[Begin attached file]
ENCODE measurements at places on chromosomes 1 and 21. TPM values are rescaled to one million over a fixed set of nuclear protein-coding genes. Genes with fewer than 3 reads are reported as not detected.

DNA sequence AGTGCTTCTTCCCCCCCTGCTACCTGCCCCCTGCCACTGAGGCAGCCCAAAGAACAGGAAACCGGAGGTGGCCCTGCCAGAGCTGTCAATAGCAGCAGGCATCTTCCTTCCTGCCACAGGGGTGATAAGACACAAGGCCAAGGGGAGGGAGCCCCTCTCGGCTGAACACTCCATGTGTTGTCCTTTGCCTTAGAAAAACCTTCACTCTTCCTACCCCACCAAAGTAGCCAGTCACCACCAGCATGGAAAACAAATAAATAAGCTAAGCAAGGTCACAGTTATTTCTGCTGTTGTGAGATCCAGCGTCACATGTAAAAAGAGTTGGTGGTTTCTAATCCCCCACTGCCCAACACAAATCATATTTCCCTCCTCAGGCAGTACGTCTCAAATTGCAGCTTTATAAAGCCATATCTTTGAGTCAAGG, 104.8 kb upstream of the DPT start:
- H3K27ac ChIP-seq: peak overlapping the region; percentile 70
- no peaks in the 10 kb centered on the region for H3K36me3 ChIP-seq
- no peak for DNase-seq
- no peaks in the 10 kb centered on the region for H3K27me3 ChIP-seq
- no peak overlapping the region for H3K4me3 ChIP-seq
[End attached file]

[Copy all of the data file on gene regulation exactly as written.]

ENCODE measurements at places on chromosomes 1 and 21. TPM values are rescaled to one million over a fixed set of nuclear protein-coding genes. Genes with fewer than 3 reads are reported as not detected.

DNA sequence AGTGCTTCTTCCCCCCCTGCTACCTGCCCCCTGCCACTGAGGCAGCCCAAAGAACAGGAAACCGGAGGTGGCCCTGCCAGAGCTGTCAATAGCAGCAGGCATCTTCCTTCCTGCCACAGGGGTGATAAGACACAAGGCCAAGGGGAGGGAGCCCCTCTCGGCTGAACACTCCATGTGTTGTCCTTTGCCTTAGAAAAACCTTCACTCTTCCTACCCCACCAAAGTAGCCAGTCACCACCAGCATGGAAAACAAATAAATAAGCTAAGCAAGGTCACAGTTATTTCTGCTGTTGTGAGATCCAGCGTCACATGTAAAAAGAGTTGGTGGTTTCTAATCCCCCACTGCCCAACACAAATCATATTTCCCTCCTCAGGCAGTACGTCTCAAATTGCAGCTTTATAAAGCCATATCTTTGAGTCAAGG, 104.8 kb upstream of the DPT start:
- H3K27ac ChIP-seq: peak overlapping the region; percentile 70
- no peaks in the 10 kb centered on the region for H3K36me3 ChIP-seq
- no peak for DNase-seq
- no peaks in the 10 kb centered on the region for H3K27me3 ChIP-seq
- no peak overlapping the region for H3K4me3 ChIP-seq